Understanding and managing laryngospasms
According to Edward C. Rosenow III, M.D. with the Mayo clinic, Laryngospasm (luh-RING-go-spaz-um) is a brief spasm of the vocal cords that temporarily makes it difficult to speak or breathe. With words like brief and temporary if actually sounds quite innocuous. For those who experience it however it is nothing less than terrifying.
Imagine waking up in the middle of the night terrified. Your throat feels as though it is closing up and you are choking. Some people describe it as if you are drowning. Or perhaps you start to cough and instead of the coughing spell ending, all of a sudden your throat closes up and you feel as though you are gasping for air and breathing through the tiniest of tubes. That is what a laryngospasm feels like. I cannot imagine any greater fear than not being able to breathe. The larynx is the pathway to your lungs and is ever so important. It is not something you want to have spasm.
The larynx is the area in the neck that contains your vocal cords. It is approximately 2 inches long and is located below your pharynx and above your trachea. We use it to breathe, talk, and swallow. It is protected by the Adam’s apple. As you inhale, air goes into the nose and or mouth, then through the larynx, down to the trachea, and then into the lungs. The openings of the esophagus (food tube) and the larynx are in close proximity in the throat. When you swallow, the epiglottis closes off the larynx to keep food out of the windpipe and in your esophagus where it belongs. When everything works as it should it is a marvelous process. Air goes in from the atmosphere and into lungs and back out. You can speak through air passing through your vocal cords. However if you have a spasm in your larynx it can be terrifying. You cannot speak. You cannot swallow. You are unable to “catch your breath”.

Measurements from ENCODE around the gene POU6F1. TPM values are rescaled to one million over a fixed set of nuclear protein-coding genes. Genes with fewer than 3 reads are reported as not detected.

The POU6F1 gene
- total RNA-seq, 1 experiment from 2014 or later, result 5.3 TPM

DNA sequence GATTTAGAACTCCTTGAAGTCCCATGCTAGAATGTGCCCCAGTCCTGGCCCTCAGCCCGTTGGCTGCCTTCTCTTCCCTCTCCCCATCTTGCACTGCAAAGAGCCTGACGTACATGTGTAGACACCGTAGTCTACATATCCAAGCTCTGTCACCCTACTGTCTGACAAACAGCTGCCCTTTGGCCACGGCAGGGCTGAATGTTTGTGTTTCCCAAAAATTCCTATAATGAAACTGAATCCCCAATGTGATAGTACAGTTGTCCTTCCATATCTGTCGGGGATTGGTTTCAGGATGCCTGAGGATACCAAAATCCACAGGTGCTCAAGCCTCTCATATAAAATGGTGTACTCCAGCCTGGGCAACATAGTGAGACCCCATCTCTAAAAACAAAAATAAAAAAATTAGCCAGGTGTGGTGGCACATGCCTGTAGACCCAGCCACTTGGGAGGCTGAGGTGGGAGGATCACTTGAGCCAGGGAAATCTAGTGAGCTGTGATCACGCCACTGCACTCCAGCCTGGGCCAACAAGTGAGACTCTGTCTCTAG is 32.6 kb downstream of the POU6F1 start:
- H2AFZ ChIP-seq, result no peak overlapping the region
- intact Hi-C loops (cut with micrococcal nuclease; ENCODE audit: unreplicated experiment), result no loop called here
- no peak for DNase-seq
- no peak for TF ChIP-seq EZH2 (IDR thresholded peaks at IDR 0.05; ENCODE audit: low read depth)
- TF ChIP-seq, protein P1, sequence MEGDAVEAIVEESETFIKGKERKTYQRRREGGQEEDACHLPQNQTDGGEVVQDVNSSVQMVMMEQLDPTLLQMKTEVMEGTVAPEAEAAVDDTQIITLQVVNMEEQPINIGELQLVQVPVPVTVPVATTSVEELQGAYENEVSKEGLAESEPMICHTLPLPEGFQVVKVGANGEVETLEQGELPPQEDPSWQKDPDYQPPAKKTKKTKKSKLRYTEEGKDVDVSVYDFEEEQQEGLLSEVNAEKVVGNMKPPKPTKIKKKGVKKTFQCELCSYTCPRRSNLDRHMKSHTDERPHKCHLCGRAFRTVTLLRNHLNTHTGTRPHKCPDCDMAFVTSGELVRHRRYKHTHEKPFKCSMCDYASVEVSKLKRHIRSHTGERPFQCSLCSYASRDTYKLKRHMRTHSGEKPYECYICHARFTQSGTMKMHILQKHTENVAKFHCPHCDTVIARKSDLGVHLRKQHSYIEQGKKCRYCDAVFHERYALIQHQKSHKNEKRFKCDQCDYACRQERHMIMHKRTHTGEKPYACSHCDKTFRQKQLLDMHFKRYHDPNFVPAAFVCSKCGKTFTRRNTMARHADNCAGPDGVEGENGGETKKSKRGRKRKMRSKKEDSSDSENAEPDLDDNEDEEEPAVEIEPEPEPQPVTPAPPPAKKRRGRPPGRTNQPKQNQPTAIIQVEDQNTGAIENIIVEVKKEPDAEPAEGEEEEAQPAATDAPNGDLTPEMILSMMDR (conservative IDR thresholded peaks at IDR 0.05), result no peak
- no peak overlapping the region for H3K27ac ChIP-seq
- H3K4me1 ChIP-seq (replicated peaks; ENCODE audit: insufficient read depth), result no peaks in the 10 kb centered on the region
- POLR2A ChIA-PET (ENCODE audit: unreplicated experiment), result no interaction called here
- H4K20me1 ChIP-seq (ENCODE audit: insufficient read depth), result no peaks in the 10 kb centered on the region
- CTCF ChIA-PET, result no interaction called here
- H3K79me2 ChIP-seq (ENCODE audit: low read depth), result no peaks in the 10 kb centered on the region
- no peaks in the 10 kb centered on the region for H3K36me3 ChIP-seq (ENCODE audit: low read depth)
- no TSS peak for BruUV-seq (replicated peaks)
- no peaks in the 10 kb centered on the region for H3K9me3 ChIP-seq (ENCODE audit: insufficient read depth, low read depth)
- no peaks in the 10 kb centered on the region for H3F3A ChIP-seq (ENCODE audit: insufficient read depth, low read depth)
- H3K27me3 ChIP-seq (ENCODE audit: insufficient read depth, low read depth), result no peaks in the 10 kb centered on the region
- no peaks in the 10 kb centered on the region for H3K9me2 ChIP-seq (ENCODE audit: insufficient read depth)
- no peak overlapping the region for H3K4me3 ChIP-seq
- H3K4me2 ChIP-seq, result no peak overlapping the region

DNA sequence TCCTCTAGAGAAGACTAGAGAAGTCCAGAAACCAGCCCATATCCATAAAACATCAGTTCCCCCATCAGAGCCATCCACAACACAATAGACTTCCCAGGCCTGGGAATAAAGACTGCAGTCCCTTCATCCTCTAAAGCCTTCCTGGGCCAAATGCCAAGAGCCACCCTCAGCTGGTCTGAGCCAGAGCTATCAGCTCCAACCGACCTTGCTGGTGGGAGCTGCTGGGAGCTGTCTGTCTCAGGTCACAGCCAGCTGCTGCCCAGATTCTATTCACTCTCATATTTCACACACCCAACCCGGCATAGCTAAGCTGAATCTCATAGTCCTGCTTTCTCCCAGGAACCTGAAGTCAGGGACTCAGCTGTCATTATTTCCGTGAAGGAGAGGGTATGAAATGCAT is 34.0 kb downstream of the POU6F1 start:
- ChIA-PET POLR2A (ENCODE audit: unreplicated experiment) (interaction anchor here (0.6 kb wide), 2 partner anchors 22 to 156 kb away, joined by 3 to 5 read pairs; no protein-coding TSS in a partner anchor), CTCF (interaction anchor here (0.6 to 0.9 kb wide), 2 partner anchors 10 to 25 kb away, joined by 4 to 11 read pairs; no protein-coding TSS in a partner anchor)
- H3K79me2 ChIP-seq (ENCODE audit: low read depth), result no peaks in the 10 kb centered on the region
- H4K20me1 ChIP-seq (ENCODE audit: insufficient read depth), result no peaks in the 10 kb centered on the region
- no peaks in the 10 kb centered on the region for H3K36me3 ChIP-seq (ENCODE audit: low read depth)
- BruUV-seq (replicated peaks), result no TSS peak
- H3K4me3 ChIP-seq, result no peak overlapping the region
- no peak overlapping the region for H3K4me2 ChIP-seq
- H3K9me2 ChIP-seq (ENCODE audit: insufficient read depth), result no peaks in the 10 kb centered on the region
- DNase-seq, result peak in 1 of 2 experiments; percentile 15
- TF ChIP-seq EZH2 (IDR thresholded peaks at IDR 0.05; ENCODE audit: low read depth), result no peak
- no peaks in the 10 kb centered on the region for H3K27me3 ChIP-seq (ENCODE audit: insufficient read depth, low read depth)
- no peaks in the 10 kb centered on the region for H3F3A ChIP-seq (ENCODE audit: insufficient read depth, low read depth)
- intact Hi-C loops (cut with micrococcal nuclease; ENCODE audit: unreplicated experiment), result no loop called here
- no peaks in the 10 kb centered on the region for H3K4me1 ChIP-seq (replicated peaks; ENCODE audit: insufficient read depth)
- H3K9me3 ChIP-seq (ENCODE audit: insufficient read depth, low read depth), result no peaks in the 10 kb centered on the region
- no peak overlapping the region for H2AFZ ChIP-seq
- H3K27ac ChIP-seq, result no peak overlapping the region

Symptoms of Laryngospasm
The symptoms vary from person to person however most people describe it with any of the following descriptions:
- Abrupt and swift onset. No warning.
- Typically, it lasts less than 60 seconds, however it feels much, much longer when it occurs.
- Occurs anytime (day or night) but is most noticeable when eating and something feels like it “went down the wrong way”. It causes a feeling of choking.
- May occur in the middle of the night, causing you to be awakened unable to breathe.
There are many theories. Here are the more common causes:
GERD (Gastroesophageal reflux disease)
Even small amounts of exposure to gastric acid may cause significant laryngeal damage. It can result in hoarseness, increased coughing, increased throat clearing and laryngospasm. Individuals with Gastroesophageal reflux disease may benefit from adopting the following habits: